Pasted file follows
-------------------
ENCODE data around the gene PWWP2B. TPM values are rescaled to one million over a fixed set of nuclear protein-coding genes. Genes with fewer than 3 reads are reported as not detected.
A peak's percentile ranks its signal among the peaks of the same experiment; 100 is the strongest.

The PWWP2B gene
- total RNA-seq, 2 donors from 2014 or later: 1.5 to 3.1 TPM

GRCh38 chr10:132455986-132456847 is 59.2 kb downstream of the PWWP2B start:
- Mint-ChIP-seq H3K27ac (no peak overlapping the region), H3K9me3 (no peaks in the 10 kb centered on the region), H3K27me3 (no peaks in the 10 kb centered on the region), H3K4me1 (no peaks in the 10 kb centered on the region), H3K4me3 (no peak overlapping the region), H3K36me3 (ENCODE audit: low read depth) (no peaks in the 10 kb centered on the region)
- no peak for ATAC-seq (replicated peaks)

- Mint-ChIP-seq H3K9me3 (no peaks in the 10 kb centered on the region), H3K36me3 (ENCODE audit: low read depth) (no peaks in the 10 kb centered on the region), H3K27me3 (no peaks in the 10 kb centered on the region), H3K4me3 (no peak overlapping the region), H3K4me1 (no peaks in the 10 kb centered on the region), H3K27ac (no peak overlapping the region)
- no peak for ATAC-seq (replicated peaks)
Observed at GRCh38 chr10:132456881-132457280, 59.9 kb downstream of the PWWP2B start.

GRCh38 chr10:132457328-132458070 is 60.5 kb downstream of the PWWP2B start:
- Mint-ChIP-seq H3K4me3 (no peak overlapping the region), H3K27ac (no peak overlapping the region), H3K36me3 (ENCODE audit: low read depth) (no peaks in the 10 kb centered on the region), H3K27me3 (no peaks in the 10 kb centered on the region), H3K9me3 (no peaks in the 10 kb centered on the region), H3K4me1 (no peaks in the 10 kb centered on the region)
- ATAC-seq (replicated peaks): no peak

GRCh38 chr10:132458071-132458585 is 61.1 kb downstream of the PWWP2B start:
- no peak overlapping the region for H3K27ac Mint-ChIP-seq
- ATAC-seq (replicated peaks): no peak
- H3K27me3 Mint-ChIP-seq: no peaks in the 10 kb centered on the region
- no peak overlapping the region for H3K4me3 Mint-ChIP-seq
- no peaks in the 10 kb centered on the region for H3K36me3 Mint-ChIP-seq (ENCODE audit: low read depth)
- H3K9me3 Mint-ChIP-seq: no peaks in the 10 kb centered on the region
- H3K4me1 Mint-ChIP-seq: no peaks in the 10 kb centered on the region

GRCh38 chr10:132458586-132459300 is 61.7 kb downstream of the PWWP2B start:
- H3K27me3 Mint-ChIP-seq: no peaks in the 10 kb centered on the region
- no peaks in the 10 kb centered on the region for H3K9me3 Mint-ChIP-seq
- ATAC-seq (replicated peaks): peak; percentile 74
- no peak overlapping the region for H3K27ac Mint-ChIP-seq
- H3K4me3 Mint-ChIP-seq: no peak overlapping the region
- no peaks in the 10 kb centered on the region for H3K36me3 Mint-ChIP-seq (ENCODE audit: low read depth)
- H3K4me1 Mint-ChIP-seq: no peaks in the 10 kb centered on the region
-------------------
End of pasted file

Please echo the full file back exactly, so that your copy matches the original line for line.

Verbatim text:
ENCODE data around the gene PWWP2B. TPM values are rescaled to one million over a fixed set of nuclear protein-coding genes. Genes with fewer than 3 reads are reported as not detected.
A peak's percentile ranks its signal among the peaks of the same experiment; 100 is the strongest.

The PWWP2B gene
- total RNA-seq, 2 donors from 2014 or later: 1.5 to 3.1 TPM

GRCh38 chr10:132455986-132456847 is 59.2 kb downstream of the PWWP2B start:
- Mint-ChIP-seq H3K27ac (no peak overlapping the region), H3K9me3 (no peaks in the 10 kb centered on the region), H3K27me3 (no peaks in the 10 kb centered on the region), H3K4me1 (no peaks in the 10 kb centered on the region), H3K4me3 (no peak overlapping the region), H3K36me3 (ENCODE audit: low read depth) (no peaks in the 10 kb centered on the region)
- no peak for ATAC-seq (replicated peaks)

- Mint-ChIP-seq H3K9me3 (no peaks in the 10 kb centered on the region), H3K36me3 (ENCODE audit: low read depth) (no peaks in the 10 kb centered on the region), H3K27me3 (no peaks in the 10 kb centered on the region), H3K4me3 (no peak overlapping the region), H3K4me1 (no peaks in the 10 kb centered on the region), H3K27ac (no peak overlapping the region)
- no peak for ATAC-seq (replicated peaks)
Observed at GRCh38 chr10:132456881-132457280, 59.9 kb downstream of the PWWP2B start.

GRCh38 chr10:132457328-132458070 is 60.5 kb downstream of the PWWP2B start:
- Mint-ChIP-seq H3K4me3 (no peak overlapping the region), H3K27ac (no peak overlapping the region), H3K36me3 (ENCODE audit: low read depth) (no peaks in the 10 kb centered on the region), H3K27me3 (no peaks in the 10 kb centered on the region), H3K9me3 (no peaks in the 10 kb centered on the region), H3K4me1 (no peaks in the 10 kb centered on the region)
- ATAC-seq (replicated peaks): no peak

GRCh38 chr10:132458071-132458585 is 61.1 kb downstream of the PWWP2B start:
- no peak overlapping the region for H3K27ac Mint-ChIP-seq
- ATAC-seq (replicated peaks): no peak
- H3K27me3 Mint-ChIP-seq: no peaks in the 10 kb centered on the region
- no peak overlapping the region for H3K4me3 Mint-ChIP-seq
- no peaks in the 10 kb centered on the region for H3K36me3 Mint-ChIP-seq (ENCODE audit: low read depth)
- H3K9me3 Mint-ChIP-seq: no peaks in the 10 kb centered on the region
- H3K4me1 Mint-ChIP-seq: no peaks in the 10 kb centered on the region

GRCh38 chr10:132458586-132459300 is 61.7 kb downstream of the PWWP2B start:
- H3K27me3 Mint-ChIP-seq: no peaks in the 10 kb centered on the region
- no peaks in the 10 kb centered on the region for H3K9me3 Mint-ChIP-seq
- ATAC-seq (replicated peaks): peak; percentile 74
- no peak overlapping the region for H3K27ac Mint-ChIP-seq
- H3K4me3 Mint-ChIP-seq: no peak overlapping the region
- no peaks in the 10 kb centered on the region for H3K36me3 Mint-ChIP-seq (ENCODE audit: low read depth)
- H3K4me1 Mint-ChIP-seq: no peaks in the 10 kb centered on the region